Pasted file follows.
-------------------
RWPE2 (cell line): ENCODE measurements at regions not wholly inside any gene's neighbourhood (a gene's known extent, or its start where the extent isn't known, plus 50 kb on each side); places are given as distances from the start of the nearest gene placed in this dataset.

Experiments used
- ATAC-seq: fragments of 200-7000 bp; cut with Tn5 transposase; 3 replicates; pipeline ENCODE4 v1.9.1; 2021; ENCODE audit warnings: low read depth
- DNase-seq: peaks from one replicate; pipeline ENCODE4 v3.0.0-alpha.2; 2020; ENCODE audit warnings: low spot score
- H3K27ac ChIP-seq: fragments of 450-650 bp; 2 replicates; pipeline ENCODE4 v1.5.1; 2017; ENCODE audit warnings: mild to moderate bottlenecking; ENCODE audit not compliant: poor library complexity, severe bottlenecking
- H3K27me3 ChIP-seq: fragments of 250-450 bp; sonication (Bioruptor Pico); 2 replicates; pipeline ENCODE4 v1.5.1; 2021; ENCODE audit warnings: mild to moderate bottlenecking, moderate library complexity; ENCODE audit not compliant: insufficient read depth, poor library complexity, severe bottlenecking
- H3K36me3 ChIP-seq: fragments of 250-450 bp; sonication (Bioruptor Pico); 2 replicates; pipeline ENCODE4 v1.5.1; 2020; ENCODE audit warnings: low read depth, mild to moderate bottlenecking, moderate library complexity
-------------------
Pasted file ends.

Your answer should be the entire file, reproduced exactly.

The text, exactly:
RWPE2 (cell line): ENCODE measurements at regions not wholly inside any gene's neighbourhood (a gene's known extent, or its start where the extent isn't known, plus 50 kb on each side); places are given as distances from the start of the nearest gene placed in this dataset.

Experiments used
- ATAC-seq: fragments of 200-7000 bp; cut with Tn5 transposase; 3 replicates; pipeline ENCODE4 v1.9.1; 2021; ENCODE audit warnings: low read depth
- DNase-seq: peaks from one replicate; pipeline ENCODE4 v3.0.0-alpha.2; 2020; ENCODE audit warnings: low spot score
- H3K27ac ChIP-seq: fragments of 450-650 bp; 2 replicates; pipeline ENCODE4 v1.5.1; 2017; ENCODE audit warnings: mild to moderate bottlenecking; ENCODE audit not compliant: poor library complexity, severe bottlenecking
- H3K27me3 ChIP-seq: fragments of 250-450 bp; sonication (Bioruptor Pico); 2 replicates; pipeline ENCODE4 v1.5.1; 2021; ENCODE audit warnings: mild to moderate bottlenecking, moderate library complexity; ENCODE audit not compliant: insufficient read depth, poor library complexity, severe bottlenecking
- H3K36me3 ChIP-seq: fragments of 250-450 bp; sonication (Bioruptor Pico); 2 replicates; pipeline ENCODE4 v1.5.1; 2020; ENCODE audit warnings: low read depth, mild to moderate bottlenecking, moderate library complexity